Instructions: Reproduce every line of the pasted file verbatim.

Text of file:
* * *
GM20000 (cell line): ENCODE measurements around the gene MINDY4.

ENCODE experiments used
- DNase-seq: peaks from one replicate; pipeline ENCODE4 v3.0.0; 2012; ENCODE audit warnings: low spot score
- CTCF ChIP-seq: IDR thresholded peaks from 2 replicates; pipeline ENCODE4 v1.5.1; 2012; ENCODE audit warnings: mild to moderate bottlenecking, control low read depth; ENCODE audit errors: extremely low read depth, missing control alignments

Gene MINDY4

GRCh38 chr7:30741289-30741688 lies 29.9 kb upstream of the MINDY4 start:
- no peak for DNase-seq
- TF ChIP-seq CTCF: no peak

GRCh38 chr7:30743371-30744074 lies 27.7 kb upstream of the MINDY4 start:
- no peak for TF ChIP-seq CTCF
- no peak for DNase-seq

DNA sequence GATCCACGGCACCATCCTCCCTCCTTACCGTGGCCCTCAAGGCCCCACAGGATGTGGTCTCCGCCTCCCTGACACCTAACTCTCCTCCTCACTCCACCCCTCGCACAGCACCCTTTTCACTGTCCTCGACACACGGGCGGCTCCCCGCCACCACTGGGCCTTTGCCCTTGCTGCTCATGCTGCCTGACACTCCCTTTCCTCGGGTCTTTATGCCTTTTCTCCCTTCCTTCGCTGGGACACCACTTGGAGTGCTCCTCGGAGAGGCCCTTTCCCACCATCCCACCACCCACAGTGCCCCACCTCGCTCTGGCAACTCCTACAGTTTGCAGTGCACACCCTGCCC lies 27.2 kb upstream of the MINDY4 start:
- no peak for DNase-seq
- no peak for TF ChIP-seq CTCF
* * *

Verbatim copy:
GM20000 (cell line): ENCODE measurements around the gene MINDY4.

ENCODE experiments used
- DNase-seq: peaks from one replicate; pipeline ENCODE4 v3.0.0; 2012; ENCODE audit warnings: low spot score
- CTCF ChIP-seq: IDR thresholded peaks from 2 replicates; pipeline ENCODE4 v1.5.1; 2012; ENCODE audit warnings: mild to moderate bottlenecking, control low read depth; ENCODE audit errors: extremely low read depth, missing control alignments

Gene MINDY4

GRCh38 chr7:30741289-30741688 lies 29.9 kb upstream of the MINDY4 start:
- no peak for DNase-seq
- TF ChIP-seq CTCF: no peak

GRCh38 chr7:30743371-30744074 lies 27.7 kb upstream of the MINDY4 start:
- no peak for TF ChIP-seq CTCF
- no peak for DNase-seq

DNA sequence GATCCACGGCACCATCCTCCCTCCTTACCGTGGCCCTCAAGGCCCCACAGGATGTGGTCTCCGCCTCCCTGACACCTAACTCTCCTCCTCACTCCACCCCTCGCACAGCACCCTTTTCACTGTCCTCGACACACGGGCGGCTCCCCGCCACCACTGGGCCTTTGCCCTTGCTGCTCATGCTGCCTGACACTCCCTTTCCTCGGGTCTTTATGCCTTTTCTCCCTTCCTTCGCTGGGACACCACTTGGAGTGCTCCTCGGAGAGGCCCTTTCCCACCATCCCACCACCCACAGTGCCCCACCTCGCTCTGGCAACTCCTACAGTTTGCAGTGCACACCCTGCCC lies 27.2 kb upstream of the MINDY4 start:
- no peak for DNase-seq
- no peak for TF ChIP-seq CTCF